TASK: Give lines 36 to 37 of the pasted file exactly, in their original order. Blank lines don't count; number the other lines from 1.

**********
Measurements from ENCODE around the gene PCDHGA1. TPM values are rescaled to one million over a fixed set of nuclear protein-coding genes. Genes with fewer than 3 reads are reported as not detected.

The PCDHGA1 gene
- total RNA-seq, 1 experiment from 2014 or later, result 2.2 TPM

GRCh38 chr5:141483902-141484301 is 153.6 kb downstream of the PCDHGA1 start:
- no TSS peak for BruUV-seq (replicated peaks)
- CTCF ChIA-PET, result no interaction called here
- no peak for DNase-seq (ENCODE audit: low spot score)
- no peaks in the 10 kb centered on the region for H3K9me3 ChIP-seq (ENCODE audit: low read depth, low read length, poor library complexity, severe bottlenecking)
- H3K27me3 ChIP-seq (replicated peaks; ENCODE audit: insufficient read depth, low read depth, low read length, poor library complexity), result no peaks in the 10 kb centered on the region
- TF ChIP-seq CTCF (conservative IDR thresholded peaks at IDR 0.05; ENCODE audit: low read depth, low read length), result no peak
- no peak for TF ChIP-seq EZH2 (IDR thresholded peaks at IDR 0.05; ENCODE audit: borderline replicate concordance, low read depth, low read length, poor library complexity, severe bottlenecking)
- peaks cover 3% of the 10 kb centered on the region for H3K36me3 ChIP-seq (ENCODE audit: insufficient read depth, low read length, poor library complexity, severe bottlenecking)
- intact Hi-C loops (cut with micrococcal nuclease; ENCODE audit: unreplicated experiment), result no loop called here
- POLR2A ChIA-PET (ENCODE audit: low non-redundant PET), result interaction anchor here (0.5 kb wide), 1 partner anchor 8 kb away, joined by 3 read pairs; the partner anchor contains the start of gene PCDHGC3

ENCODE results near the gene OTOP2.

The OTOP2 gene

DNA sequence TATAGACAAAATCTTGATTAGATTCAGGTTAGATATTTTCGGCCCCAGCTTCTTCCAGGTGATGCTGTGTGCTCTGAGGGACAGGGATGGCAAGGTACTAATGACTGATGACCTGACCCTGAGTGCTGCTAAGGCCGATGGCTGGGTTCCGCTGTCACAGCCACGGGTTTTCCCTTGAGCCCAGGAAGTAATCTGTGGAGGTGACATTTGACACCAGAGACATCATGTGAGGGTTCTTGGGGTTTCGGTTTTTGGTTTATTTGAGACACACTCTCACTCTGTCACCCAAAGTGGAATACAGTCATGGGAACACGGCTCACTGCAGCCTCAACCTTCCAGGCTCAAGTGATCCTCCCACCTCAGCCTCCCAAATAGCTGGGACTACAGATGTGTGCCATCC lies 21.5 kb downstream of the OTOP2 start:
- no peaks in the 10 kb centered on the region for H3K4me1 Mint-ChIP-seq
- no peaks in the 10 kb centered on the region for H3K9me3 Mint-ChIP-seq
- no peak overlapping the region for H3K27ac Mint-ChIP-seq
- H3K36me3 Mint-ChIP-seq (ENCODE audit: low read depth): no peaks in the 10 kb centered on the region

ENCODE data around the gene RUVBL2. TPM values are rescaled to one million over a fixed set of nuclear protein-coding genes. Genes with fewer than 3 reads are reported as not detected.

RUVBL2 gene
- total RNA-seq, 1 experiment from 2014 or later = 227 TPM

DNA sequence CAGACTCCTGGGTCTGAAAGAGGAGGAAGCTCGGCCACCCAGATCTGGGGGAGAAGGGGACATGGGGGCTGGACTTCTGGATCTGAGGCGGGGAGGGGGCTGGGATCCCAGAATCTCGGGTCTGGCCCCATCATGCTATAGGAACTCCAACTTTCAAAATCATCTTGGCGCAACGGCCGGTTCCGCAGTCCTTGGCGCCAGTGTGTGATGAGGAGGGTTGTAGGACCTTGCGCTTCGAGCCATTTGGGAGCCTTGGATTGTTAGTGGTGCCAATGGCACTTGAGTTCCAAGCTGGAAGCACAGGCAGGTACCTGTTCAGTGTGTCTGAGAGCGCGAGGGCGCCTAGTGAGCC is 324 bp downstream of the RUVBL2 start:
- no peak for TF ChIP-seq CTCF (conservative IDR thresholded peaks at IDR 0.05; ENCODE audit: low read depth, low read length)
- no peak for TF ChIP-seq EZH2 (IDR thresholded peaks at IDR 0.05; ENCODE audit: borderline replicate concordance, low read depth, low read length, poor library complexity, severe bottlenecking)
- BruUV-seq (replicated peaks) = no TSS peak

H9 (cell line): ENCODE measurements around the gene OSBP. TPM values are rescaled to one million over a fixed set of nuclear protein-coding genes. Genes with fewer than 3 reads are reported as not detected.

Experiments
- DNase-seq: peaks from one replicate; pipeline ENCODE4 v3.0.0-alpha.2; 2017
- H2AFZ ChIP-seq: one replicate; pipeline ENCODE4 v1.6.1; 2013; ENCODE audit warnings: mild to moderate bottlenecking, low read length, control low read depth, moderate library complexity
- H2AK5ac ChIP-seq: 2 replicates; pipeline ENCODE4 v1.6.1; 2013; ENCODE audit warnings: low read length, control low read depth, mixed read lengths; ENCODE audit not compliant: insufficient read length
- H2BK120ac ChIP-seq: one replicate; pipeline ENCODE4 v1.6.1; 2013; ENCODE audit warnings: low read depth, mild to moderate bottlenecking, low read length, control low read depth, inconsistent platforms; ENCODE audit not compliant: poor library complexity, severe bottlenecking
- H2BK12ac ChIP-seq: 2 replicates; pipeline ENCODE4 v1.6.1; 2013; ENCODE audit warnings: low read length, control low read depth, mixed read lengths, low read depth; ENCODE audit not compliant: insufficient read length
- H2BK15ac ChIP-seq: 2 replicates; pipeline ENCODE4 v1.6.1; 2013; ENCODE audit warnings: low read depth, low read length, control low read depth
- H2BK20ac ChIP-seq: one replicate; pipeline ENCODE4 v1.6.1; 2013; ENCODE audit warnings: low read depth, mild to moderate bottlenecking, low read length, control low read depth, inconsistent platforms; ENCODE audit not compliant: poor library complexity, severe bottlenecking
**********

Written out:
- H2BK15ac ChIP-seq: 2 replicates; pipeline ENCODE4 v1.6.1; 2013; ENCODE audit warnings: low read depth, low read length, control low read depth
- H2BK20ac ChIP-seq: one replicate; pipeline ENCODE4 v1.6.1; 2013; ENCODE audit warnings: low read depth, mild to moderate bottlenecking, low read length, control low read depth, inconsistent platforms; ENCODE audit not compliant: poor library complexity, severe bottlenecking